Published: Wed, February 07, 2018
Sci-tech | By Javier West

Protective ozone layer is recovering but not over populated areas

Protective ozone layer is recovering but not over populated areas

A large team of researchers from Europe and North America found that ozone continues to recover in the upper stratosphere but has been unexpectedly declining in the lower layers of the stratosphere, between 60 degrees north and south of the equator.

The researchers from Imperial College London believe the continued decline may be down to climate change causing more ozone to be carried away from the tropics.

Despite these increases, measurements show that the total ozone column in the atmosphere has remained constant, which experts took as a sign that ozone levels in the lower stratosphere must have declined.

CFCs and the other gases were banned under an worldwide agreement, the Montreal Protocol, and since then parts of the layer have been recovering, particularly at the poles.

The study was published on Tuesday in the journal Atmospheric Chemistry and Physics.external link It found that the ozone layer is continuing to decline on a global scale despite decades of worldwide efforts to protect it. Scientists demonstrated this using satellite measurements spanning the past 30 years combined with advanced statistical methods.

"The potential for harm in lower latitudes may actually be worse than at the poles", she said.

But a new study has shown that while it is recovering in Antarctica, where it was worst depleted, the ozone layer is thinning in the lower stratosphere over non-polar areas. It is produced in tropical latitudes and distributed throughout the rest of the world.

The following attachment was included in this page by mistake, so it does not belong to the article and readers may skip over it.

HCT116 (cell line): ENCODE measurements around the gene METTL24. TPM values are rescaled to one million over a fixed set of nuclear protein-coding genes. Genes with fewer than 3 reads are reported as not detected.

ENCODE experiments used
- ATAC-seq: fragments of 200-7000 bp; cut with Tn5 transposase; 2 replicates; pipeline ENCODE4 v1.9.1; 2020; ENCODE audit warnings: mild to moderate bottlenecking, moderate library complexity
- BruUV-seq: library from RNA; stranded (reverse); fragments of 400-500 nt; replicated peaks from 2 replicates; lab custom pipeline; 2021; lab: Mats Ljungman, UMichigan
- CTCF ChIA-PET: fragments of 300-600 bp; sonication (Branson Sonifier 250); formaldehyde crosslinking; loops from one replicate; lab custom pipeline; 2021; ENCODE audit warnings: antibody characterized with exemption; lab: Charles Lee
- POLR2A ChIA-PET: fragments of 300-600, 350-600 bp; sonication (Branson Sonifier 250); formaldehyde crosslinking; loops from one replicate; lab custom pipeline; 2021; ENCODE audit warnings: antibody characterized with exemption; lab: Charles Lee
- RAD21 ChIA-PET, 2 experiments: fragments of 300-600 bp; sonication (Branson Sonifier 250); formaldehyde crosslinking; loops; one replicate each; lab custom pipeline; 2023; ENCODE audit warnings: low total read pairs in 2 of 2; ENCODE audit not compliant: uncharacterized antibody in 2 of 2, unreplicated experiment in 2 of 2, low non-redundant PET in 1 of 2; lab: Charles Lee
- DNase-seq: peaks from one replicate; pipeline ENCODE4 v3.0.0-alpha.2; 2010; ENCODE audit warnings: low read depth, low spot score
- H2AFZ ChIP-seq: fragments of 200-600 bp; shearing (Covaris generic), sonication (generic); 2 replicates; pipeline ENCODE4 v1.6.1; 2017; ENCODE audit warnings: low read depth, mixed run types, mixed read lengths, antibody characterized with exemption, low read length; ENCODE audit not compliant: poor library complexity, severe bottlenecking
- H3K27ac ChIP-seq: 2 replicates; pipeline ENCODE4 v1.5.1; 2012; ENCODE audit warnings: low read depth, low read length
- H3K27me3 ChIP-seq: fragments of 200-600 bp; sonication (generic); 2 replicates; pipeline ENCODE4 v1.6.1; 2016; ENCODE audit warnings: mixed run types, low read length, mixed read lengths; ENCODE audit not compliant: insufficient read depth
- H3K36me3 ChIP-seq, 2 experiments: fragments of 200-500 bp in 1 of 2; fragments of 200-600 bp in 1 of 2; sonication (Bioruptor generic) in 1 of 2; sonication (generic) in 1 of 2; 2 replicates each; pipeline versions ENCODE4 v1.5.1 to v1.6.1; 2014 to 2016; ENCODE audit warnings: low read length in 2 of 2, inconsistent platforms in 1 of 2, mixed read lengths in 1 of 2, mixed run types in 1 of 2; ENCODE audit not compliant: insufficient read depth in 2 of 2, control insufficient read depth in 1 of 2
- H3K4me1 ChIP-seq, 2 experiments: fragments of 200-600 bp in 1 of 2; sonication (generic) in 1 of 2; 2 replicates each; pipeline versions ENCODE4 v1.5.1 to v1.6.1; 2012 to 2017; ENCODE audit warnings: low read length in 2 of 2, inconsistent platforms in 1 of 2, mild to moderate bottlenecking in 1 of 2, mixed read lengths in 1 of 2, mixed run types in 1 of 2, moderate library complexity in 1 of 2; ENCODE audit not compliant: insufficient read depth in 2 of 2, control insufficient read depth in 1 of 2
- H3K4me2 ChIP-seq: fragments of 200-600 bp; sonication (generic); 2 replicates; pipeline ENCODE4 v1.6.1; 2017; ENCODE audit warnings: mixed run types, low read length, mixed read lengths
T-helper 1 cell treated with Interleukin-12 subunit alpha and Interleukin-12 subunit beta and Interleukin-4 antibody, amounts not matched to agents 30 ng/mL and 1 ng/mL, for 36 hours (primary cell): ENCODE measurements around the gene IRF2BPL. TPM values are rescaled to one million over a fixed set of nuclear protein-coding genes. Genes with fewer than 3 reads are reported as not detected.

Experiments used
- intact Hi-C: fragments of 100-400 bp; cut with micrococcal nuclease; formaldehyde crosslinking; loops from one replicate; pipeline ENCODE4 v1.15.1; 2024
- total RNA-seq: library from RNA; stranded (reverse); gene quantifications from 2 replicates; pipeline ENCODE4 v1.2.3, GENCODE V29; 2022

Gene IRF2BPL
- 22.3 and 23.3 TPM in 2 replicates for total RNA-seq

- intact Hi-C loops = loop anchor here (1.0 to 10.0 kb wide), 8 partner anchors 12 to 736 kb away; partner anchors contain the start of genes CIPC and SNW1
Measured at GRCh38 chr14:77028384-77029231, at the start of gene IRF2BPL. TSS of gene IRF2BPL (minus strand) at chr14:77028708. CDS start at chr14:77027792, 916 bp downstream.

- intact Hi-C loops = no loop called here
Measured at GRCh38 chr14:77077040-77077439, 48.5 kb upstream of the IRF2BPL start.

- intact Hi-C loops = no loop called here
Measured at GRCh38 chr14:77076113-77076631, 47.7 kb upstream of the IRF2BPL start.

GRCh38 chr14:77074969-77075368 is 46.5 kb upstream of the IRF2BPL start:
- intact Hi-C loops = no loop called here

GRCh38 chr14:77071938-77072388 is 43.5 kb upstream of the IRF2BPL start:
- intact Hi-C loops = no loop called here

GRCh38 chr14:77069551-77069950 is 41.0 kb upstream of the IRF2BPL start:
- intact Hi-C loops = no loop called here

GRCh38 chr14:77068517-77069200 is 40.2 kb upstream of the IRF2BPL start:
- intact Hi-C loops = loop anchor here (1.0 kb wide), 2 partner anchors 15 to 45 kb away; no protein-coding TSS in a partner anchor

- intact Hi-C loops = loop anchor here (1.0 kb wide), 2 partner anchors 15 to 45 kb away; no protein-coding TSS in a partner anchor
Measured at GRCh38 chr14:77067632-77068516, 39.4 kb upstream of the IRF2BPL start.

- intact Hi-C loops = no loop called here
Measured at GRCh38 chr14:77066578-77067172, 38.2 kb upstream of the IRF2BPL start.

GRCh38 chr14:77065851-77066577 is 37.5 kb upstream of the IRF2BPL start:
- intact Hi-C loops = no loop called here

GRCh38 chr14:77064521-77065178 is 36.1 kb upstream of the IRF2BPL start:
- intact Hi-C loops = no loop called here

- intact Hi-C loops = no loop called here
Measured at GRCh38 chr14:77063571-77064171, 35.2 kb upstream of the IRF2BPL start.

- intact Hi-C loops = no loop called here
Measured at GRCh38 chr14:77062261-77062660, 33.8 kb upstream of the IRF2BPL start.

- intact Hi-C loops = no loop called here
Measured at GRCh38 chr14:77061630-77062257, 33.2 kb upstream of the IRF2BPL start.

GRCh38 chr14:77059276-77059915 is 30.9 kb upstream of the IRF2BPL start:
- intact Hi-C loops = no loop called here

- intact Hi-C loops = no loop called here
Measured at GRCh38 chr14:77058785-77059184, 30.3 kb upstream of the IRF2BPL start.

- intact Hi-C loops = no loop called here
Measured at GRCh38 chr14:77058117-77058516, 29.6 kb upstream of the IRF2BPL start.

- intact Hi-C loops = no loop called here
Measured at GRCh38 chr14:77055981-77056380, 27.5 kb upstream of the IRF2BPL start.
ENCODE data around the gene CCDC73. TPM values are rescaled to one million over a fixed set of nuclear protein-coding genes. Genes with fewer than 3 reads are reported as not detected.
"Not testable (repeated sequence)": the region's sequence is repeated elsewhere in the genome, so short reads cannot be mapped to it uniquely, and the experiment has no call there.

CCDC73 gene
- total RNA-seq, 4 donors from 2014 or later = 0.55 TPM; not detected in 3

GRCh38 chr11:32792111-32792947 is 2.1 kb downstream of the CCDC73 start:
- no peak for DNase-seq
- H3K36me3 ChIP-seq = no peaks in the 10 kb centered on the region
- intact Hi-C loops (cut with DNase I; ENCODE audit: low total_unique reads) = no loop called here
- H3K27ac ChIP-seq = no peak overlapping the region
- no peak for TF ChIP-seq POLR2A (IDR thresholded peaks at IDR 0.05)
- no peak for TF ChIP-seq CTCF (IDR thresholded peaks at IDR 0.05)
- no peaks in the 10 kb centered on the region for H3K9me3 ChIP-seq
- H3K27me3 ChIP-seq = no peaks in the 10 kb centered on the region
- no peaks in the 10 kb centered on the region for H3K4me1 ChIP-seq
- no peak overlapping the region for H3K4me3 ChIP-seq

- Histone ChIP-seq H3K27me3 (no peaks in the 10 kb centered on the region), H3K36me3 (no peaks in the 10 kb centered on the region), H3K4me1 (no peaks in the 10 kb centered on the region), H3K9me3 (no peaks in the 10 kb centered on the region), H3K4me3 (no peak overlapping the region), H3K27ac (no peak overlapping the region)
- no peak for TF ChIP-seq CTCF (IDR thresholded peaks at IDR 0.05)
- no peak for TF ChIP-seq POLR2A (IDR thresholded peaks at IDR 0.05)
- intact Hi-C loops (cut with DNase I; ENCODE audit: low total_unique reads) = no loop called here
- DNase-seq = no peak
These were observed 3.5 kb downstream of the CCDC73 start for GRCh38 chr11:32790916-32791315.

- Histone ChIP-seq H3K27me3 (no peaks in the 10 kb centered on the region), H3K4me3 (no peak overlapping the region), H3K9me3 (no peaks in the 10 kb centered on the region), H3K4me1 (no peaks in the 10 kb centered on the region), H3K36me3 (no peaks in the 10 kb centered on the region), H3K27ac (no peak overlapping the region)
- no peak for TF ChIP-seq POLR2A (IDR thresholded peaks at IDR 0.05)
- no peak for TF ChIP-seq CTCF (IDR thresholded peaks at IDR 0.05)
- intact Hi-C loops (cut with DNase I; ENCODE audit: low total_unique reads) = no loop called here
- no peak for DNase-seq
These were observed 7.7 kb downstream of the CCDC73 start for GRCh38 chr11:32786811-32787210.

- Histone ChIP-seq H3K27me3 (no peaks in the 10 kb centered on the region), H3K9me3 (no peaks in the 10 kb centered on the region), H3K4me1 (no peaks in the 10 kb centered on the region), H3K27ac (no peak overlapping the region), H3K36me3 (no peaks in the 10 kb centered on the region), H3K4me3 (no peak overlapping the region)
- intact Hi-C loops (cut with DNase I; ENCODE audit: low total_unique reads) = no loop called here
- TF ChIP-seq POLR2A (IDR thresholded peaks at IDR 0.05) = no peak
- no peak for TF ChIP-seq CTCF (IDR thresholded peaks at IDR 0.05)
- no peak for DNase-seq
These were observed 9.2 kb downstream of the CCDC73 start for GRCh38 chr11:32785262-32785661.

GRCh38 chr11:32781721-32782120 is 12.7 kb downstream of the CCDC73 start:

In the 1970s it came to know that, CFCs was severely affecting and destroying the ozone layer in the stratosphere. "The impact of the Protocol is undisputed, as evidenced by the trend reversal in the upper stratosphere and at the poles", said Thomas Peter, from ETH Zurich.

The other possibility is that very short-lived substances (VSLSs), which contain chlorine and bromine, could be destroying ozone in the lower stratosphere.

The reason is not known, but it could be to do with chemicals used in paint stripper which were previously believed to be too volatile to affect the stratosphere. One of such chemicals is actually used to create a CFC replacement. Dr. William Ball from ETH Zurich and PMOD/WRC Davos, who led the analysis, said that their team was surprised to find out that the lower latitude ozone is declining since their current best atmospheric circulation models do not predict this effect.

"These short-lived substances could be an insufficiently considered factor in the models", said Ball.

Today's publication combines the datasets of multiple global teams, connecting information from various satellite missions since 1985. New research indicates that the ozone layer, which wraps around the entire Earth, is thinning over non-polar areas.

The researchers say the focus now should be on getting more precise data on the ozone decline, and determining what the cause most likely is, for example by looking for the presence of VSLSs in the stratosphere.

Although individual datasets had previously hinted at a decline, the application of advanced merging techniques and time series analysis has revealed a longer term trend of ozone decrease in the stratosphere at lower altitudes and latitudes.

The study was the work of researchers from Switzerland, the United Kingdom, the U.S., Sweden, Canada and Finland, and included data from satellite missions, including by NASA.

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